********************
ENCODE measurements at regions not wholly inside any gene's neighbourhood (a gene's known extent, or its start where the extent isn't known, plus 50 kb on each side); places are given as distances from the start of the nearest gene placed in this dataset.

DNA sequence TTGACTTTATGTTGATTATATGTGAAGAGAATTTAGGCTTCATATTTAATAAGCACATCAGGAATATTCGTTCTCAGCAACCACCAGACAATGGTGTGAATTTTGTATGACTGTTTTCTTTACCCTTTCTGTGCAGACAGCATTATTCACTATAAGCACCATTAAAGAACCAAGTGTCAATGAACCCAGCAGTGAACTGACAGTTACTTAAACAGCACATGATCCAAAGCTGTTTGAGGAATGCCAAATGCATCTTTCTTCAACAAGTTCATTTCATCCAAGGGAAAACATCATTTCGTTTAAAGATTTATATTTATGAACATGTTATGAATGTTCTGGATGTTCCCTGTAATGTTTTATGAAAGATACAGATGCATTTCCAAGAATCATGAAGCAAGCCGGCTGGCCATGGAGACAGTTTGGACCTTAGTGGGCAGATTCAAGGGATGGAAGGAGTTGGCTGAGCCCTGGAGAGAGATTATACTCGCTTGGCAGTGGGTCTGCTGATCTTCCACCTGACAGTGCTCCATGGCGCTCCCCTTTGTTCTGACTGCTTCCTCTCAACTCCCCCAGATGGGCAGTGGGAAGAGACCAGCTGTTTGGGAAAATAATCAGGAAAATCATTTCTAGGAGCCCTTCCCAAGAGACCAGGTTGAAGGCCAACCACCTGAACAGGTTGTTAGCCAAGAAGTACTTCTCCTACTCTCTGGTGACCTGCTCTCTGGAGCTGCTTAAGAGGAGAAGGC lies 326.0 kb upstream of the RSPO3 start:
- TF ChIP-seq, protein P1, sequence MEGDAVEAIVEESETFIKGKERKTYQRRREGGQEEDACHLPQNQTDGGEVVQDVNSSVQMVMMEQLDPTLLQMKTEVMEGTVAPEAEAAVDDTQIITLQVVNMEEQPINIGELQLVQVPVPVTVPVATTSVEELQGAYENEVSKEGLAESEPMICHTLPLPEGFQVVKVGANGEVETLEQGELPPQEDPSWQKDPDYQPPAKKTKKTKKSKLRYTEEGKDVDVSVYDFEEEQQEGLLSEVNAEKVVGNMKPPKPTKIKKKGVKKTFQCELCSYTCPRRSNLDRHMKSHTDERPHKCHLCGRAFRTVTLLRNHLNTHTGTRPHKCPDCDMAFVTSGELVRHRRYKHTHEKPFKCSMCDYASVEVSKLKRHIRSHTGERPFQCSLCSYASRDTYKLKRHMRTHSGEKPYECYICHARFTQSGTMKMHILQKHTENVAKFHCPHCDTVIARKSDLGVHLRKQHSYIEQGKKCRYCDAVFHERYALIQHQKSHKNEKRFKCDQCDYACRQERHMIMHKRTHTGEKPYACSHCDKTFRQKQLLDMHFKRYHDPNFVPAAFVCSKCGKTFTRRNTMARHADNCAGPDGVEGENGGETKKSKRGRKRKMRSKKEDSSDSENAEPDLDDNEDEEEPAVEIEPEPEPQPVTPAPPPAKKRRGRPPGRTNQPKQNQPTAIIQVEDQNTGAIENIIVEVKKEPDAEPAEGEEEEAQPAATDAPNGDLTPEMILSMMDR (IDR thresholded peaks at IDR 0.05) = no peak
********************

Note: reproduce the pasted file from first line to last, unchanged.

ENCODE measurements at regions not wholly inside any gene's neighbourhood (a gene's known extent, or its start where the extent isn't known, plus 50 kb on each side); places are given as distances from the start of the nearest gene placed in this dataset.

DNA sequence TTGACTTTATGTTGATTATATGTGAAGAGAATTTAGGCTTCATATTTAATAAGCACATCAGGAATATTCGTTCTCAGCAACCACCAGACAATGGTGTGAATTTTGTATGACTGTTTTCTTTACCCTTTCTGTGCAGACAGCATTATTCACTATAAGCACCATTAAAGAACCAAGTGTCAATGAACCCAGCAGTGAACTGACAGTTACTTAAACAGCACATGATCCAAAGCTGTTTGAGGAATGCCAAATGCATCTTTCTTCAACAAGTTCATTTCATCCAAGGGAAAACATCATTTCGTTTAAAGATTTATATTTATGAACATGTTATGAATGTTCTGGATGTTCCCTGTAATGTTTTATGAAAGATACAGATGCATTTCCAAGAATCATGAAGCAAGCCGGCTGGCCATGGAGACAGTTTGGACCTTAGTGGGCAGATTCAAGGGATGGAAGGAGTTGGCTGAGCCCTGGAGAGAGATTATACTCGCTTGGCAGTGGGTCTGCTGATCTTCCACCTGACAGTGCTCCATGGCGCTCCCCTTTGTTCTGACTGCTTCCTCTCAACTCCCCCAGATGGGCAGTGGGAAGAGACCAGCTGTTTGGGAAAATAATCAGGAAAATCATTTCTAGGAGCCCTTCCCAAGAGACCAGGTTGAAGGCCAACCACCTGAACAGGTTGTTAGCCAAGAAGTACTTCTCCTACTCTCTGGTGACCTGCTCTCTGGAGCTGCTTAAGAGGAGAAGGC lies 326.0 kb upstream of the RSPO3 start:
- TF ChIP-seq, protein P1, sequence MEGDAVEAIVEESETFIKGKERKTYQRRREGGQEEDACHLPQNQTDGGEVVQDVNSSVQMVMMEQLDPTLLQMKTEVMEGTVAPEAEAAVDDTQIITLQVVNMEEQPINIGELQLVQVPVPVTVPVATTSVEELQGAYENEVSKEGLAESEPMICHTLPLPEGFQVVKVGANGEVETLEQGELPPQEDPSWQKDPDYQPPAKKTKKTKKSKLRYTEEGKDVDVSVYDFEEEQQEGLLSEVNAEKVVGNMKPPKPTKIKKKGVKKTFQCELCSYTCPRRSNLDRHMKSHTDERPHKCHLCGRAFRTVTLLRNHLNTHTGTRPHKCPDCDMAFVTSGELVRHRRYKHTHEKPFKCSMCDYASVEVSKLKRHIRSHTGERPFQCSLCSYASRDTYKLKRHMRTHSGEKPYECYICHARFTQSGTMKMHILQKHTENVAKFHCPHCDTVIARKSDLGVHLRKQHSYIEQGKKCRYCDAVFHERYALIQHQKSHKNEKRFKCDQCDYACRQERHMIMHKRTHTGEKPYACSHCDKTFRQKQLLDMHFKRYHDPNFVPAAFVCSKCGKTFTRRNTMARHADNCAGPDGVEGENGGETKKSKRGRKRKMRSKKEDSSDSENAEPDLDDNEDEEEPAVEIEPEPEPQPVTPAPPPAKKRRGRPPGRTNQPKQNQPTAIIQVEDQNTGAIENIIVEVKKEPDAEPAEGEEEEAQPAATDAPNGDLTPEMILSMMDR (IDR thresholded peaks at IDR 0.05) = no peak